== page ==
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Access To Fluoridated Water Helps Prevent Dental Decay, Study Reaffirms.

A new study published in the Journal of Dental Research has found U.S. children and adolescents with greater access to fluoridated drinking water are less likely to experience dental cavities. For the study, researchers from Maryland, North Carolina, and the US Census Bureau examined information from the Centers for Disease Control and Prevention’s Water Fluoridation Reporting System and the National Health and Nutrition Examination Surveys from 1999-2004 and 2011-2014.

 EurekAlert states the researchers found that counties in which over 75% of the population had access to community water fluoridation saw a 30% reduction in dental cavities experienced in baby teeth, and a 12% reduction in dental cavities experienced in the permanent teeth. The release states that “the findings are consistent with evidence from the last half-century showing that community water fluoridation continues to provide a substantial dental health benefit for U.S. children and adolescents.”

Here in Arizona we consume a large amount of bottled or distilled water. While some bottled water does contain fluoride, most does not. It is important to see if the water your drinking contains fluoride and if your water lacks fluoride it becomes crucial to use fluoridated toothpaste and also receive topical fluoride application during your dental cleanings in order to gain the cavity fighting power that fluoride gives your teeth. At Sossaman Dental Health and Implant Center we encourage everyone to consider adding fluoride treatment to their regular dental cleanings to take advantage of all the low cost advantages that fluoride has to offer for our teeth!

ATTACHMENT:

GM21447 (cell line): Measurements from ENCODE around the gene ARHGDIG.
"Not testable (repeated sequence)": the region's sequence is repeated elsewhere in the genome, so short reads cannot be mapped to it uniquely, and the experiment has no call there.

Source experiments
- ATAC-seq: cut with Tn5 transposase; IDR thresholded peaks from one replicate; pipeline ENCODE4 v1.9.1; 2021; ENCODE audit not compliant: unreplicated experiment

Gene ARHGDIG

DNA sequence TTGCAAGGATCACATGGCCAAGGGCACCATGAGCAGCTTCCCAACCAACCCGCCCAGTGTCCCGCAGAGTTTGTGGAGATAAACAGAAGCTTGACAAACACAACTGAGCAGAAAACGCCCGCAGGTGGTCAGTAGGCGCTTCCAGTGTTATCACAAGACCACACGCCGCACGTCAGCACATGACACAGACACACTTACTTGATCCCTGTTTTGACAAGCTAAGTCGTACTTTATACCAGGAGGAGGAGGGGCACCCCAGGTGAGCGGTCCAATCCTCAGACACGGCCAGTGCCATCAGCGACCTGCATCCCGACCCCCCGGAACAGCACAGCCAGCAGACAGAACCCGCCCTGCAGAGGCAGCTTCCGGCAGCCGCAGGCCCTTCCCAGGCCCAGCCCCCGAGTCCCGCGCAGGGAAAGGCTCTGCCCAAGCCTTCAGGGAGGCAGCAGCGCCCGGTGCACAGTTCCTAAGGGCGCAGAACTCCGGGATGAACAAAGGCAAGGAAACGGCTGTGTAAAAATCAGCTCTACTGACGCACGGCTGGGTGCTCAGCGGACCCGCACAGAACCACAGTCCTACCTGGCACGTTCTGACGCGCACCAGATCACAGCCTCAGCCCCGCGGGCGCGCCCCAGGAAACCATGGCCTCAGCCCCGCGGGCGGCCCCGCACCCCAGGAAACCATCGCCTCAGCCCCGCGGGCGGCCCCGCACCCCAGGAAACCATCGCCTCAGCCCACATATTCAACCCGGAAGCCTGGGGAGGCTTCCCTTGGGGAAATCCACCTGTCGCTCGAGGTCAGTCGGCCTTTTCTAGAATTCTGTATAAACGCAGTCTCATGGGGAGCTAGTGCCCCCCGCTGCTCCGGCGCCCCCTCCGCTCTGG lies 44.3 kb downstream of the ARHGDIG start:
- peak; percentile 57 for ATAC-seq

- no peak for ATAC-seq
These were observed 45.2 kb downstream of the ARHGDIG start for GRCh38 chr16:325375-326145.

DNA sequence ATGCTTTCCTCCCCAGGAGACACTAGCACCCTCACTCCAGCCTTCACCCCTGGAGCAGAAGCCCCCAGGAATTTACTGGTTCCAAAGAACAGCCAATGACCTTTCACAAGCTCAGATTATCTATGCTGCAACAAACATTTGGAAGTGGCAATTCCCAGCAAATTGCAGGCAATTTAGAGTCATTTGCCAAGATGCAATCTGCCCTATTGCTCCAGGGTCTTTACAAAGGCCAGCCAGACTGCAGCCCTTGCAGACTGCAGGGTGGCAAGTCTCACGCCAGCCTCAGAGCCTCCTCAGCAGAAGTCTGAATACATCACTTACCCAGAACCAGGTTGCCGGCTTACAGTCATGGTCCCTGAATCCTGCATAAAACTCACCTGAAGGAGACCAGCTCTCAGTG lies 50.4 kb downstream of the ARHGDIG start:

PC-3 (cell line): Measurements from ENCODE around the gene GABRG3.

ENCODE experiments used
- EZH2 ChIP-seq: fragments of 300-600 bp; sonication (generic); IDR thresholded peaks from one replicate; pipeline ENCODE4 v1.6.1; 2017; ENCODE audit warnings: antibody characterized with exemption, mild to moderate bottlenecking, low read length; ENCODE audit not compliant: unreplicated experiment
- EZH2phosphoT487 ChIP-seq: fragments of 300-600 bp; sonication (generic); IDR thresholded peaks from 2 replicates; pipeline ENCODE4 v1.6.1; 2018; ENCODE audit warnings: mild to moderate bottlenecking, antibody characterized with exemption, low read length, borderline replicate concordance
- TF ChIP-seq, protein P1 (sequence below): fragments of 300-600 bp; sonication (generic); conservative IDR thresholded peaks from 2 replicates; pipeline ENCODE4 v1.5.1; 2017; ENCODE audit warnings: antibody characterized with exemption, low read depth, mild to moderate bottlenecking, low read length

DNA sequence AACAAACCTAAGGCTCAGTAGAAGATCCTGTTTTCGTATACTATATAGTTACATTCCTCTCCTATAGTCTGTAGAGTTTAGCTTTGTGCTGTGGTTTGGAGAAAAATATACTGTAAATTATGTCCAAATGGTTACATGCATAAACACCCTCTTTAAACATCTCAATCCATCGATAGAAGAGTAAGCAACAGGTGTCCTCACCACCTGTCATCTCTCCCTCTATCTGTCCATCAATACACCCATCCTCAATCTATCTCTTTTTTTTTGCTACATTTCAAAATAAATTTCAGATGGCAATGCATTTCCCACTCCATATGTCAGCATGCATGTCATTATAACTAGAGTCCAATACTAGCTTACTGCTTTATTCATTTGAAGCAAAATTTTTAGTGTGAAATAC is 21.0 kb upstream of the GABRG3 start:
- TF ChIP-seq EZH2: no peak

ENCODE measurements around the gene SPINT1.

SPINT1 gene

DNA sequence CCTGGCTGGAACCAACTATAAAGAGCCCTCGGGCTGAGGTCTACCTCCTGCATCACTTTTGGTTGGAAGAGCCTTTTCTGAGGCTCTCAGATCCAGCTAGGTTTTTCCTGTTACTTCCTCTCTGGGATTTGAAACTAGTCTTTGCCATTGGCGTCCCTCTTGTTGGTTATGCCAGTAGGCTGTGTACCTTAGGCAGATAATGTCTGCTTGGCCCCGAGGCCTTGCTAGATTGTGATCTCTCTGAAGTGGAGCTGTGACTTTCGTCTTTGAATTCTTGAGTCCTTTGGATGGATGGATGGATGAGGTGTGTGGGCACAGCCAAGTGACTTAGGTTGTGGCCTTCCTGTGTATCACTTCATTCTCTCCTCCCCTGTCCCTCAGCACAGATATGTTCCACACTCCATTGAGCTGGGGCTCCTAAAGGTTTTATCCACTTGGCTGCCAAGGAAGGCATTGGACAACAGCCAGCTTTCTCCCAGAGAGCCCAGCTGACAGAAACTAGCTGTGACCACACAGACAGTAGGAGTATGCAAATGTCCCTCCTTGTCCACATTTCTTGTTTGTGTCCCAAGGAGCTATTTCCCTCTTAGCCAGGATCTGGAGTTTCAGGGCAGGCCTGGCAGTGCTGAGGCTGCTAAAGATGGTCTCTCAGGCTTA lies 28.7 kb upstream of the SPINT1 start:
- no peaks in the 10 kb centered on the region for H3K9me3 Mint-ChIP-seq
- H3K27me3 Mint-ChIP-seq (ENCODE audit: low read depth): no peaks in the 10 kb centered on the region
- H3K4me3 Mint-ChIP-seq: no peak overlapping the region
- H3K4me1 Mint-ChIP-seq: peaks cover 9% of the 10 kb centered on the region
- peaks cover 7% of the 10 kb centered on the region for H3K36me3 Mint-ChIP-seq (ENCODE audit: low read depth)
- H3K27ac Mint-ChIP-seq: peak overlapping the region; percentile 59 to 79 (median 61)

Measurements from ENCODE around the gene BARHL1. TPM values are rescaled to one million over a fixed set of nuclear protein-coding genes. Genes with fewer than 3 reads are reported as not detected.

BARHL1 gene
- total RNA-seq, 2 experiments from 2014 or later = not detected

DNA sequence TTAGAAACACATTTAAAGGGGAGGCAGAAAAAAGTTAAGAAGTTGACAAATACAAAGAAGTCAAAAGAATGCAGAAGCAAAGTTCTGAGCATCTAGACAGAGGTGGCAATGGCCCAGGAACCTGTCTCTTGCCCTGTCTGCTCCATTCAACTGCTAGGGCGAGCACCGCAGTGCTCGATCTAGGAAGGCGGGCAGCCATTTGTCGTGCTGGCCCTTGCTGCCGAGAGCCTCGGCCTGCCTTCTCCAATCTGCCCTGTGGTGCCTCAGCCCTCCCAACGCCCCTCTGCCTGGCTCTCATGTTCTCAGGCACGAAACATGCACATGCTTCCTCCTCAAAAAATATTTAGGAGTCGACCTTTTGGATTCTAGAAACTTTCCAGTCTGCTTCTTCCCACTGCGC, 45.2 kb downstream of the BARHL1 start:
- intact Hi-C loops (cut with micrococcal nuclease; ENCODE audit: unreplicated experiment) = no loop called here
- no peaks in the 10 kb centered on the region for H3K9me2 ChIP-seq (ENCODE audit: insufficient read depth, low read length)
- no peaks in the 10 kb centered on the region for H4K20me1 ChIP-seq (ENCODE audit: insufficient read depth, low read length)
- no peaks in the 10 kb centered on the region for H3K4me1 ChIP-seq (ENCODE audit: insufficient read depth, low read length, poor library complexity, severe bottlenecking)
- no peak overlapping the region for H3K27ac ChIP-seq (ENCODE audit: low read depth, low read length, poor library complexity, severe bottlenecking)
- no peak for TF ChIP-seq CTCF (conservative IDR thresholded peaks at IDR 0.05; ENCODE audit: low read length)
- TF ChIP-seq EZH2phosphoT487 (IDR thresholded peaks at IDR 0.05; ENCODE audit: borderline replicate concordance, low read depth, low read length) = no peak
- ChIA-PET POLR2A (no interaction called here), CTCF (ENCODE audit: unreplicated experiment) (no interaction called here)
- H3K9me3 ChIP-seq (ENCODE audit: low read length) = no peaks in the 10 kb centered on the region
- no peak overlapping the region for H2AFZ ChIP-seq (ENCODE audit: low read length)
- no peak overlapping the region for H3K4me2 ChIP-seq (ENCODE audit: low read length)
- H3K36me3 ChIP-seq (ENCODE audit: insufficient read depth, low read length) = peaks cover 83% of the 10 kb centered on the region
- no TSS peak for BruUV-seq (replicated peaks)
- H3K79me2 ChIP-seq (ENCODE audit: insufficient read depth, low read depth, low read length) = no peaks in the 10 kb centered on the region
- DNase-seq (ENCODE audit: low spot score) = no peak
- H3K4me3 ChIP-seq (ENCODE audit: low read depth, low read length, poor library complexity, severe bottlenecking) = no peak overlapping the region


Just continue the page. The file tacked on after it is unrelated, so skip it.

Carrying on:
NYTimes: Maintaining Oral Health An Important Part Of Aging.

The New York Times (6/4, Parker-Pope, Subscription Publication) Well blog provides tips for a “midlife tuneup,” stating that “our health needs change with every passing decade, but the good news is that it’s never too late to start taking better care of yourself.” In a broad list of suggestions to stay healthy, the article includes oral health tips, observing that losing teeth and getting dentures is no longer an inevitable part of aging thanks to better hygiene and fluoridation. As people age, the rules for proper dental care remain the same, brush and floss regularly and avoid sweets and sodas, hard candies and caramels to keep your teeth healthy. Still, aging can bring unique oral health challenges, including dry mouth as a side effect of medications, which makes teeth more vulnerable to cavities. In addition, bone loss can make teeth less stable and receding gums expose roots to cavities. However, the biggest challenge to maintaining oral health with aging is cost, the article says, noting Medicare typically doesn’t cover dental procedures, and only about 10 percent of retirees have dental benefits from their former employer. Given this, “prevention is key”, the article says.

At Sossaman Dental Health and Implant Center we encourage our patients to regularly see a dentist at least every 6 months for those without any sort of periodontal disease and every 3 months for those with a history of periodontal disease. These preventive visits can not only maintain your oral health but can catch any cavities or infection early enough to save your teeth. And for those without any sort of dental coverage we offer an in office dental insurance and financing options to accommodate our patients so that all treatment no matter how big or small is available to everyone!


Images Of Decaying Teeth May Deter Sugary Drink Sales, Survey Finds.